number of input values, we use
`<xsl:choose>`

(lines 17–27) to manage the
*branching*. The XPath `mod`

operator returns the remainder of integer division, and if we divide the count
by `2`

, the result will be
`0`

if there is an even number of input items
and `1`

if there is an odd number.

The median of an even number of sorted input values (lines 18–22) is the mean of
the middle two values. We know that the count is an even number, which means
when we divide by 2 the result will be an integer that corresponds to the
position in the sorted input just before the midpoint. For example, if there are
6 input values, `6 div 2`

equals
`3`

and the third and fourth items straddle
the midpoint. We assign the value of our division to the variable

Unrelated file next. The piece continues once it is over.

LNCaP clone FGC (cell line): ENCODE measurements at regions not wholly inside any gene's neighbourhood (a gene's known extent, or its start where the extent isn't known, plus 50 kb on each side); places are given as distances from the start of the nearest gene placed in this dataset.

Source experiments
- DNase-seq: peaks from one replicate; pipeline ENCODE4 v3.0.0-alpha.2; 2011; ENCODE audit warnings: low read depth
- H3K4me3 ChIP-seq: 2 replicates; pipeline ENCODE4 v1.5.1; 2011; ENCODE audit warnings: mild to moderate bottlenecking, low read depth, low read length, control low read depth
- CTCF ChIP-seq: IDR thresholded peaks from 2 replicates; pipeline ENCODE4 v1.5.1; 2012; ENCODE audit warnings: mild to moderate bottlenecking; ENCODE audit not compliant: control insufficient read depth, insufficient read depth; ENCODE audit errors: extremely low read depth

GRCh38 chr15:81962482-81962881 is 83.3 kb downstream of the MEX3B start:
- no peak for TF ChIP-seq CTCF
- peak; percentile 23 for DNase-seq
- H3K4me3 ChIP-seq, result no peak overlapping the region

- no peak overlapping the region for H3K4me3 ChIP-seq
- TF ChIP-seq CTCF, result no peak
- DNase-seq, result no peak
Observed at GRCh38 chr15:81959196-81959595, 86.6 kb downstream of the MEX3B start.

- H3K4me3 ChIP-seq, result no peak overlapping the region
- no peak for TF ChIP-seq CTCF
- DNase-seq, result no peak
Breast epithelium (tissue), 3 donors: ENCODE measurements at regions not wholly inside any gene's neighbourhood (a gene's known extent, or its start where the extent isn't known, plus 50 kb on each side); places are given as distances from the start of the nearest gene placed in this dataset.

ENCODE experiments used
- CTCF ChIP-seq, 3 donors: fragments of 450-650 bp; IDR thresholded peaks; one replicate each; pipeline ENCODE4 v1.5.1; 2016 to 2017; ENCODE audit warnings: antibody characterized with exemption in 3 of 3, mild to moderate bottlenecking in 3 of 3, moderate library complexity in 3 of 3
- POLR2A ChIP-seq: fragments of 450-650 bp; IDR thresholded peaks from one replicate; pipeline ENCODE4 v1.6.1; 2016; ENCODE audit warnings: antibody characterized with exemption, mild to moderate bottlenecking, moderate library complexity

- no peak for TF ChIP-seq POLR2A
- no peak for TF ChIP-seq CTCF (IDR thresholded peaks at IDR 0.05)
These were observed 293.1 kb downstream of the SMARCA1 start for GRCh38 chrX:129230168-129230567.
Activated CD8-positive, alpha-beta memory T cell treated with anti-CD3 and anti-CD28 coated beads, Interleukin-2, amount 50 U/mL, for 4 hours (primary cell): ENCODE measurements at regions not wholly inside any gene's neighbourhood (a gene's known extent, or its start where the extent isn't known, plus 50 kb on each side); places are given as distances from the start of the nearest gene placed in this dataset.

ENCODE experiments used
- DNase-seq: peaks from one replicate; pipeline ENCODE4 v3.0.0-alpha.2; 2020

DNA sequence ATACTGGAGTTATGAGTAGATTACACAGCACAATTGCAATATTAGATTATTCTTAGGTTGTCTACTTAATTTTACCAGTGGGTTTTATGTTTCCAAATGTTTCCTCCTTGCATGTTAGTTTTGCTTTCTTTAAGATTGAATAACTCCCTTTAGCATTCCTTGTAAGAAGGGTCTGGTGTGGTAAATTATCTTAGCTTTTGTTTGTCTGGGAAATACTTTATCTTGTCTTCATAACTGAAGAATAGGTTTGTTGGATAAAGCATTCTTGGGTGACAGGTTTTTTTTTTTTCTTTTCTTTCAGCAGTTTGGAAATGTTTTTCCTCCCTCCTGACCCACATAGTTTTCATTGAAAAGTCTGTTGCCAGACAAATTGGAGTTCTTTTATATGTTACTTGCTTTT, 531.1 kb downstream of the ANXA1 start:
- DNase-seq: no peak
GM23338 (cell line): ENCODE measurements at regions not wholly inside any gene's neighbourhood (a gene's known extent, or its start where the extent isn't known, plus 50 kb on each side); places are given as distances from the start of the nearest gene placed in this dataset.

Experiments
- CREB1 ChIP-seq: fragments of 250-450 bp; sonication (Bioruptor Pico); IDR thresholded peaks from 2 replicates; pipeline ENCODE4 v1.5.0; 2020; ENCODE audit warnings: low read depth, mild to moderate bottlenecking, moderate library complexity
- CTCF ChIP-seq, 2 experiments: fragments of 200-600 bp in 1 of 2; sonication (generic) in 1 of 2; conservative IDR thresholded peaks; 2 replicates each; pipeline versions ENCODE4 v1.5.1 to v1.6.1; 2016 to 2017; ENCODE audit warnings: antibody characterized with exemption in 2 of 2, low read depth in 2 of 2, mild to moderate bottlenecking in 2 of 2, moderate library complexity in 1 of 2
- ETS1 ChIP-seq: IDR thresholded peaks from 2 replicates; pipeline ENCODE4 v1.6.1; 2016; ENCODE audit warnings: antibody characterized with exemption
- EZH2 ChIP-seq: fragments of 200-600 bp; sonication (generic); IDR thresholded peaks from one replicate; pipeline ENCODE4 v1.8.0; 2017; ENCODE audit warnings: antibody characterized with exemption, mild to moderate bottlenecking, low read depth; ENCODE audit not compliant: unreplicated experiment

`$half`

and then select the value at that
offset into the sorted input sequence plus the one after it, which gives us a
sequence of two values (in this case, the third and fourth items in the sorted
sequence of 6 items). We then use the standard XPath library function
`avg()`

to average them.

The median of an odd number of values (lines 23–26) is the middle value in the
sorted sequence. We find that offset by performing integer division
(`idiv`

, not
`div`

; integer division ignores any
remainder) on the count and adding 1. For example, if there are 5 items in the
sequence `5 idiv 2`

equals
`2`

, and when we add 1 to that, 3 is the
middle position in a sequence of 5 items.

You can call a user-defined function the same way you call a standard library
function, so `djb:median((1, 3, 2, 4, 3))`

returns
the value `3`

. The five acts of Hamlet
have 5, 2, 4, 7, and 2 scenes, respectively, so the median number of scenes is 4.
You can confirm that by transforming bad-hamlet.xml
with the following stylesheet:

```
```
Scenes per act
# Scenes per act

Act
Scenes
Median

]]>

The result of that transformation is:

```
```Scenes per act
# Scenes per act

Act
Scenes
1
5
2
2
3
4
4
7
5
2
Median
4

]]>